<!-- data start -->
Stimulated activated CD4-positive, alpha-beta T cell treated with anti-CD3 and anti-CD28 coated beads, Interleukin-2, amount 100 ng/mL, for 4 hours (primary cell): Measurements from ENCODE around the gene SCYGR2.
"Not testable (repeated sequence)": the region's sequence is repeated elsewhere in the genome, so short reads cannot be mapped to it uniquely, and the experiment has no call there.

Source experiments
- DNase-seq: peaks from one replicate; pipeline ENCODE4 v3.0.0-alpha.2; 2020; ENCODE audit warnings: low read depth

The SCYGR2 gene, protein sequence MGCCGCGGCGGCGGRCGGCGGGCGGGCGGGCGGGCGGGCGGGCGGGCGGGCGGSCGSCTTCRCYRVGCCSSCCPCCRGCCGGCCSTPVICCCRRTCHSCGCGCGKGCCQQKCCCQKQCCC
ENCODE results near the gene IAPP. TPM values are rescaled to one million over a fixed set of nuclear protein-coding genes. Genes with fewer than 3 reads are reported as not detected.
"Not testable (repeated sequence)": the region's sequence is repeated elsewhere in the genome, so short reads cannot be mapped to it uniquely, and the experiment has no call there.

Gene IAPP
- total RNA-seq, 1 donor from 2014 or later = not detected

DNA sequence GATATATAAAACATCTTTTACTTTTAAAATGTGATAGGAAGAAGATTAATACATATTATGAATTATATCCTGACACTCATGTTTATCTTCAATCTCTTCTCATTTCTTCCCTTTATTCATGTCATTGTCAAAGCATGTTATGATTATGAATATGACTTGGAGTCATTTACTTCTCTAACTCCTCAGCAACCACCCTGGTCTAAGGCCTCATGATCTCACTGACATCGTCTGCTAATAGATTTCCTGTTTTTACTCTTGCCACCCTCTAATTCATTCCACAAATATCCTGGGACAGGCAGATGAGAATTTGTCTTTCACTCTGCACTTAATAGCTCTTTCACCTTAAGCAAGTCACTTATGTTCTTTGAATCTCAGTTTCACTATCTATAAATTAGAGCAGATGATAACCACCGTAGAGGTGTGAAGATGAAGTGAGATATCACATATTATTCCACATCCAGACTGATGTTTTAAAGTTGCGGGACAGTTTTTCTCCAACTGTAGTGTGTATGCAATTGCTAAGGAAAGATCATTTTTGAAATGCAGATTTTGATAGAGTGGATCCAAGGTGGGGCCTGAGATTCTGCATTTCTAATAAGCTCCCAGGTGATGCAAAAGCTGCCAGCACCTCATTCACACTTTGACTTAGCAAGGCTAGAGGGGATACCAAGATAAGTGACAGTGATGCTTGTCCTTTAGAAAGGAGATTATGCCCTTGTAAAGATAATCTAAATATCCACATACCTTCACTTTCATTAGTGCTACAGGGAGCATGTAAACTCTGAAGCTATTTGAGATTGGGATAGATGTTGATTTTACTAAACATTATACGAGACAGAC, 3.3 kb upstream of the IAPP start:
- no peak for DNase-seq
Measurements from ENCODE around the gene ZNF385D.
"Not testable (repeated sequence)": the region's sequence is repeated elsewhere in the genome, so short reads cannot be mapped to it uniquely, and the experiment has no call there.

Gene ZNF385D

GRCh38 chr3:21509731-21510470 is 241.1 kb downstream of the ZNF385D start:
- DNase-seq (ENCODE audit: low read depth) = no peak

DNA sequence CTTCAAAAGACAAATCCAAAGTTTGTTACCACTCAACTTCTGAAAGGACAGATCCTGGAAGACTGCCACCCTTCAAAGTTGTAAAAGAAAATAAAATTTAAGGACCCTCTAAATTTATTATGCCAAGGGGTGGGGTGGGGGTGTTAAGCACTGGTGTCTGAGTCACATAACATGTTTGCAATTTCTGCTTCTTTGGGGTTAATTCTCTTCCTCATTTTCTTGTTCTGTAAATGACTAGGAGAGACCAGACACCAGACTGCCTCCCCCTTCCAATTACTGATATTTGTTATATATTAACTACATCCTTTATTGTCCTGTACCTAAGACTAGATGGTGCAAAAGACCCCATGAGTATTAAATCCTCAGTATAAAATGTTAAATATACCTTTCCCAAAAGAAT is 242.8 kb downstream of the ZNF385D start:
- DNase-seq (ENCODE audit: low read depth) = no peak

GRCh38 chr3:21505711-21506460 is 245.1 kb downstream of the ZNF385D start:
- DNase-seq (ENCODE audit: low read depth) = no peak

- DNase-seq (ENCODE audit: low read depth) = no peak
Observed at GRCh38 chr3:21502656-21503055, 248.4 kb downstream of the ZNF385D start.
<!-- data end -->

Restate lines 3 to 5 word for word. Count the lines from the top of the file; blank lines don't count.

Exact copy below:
Source experiments
- DNase-seq: peaks from one replicate; pipeline ENCODE4 v3.0.0-alpha.2; 2020; ENCODE audit warnings: low read depth

The SCYGR2 gene, protein sequence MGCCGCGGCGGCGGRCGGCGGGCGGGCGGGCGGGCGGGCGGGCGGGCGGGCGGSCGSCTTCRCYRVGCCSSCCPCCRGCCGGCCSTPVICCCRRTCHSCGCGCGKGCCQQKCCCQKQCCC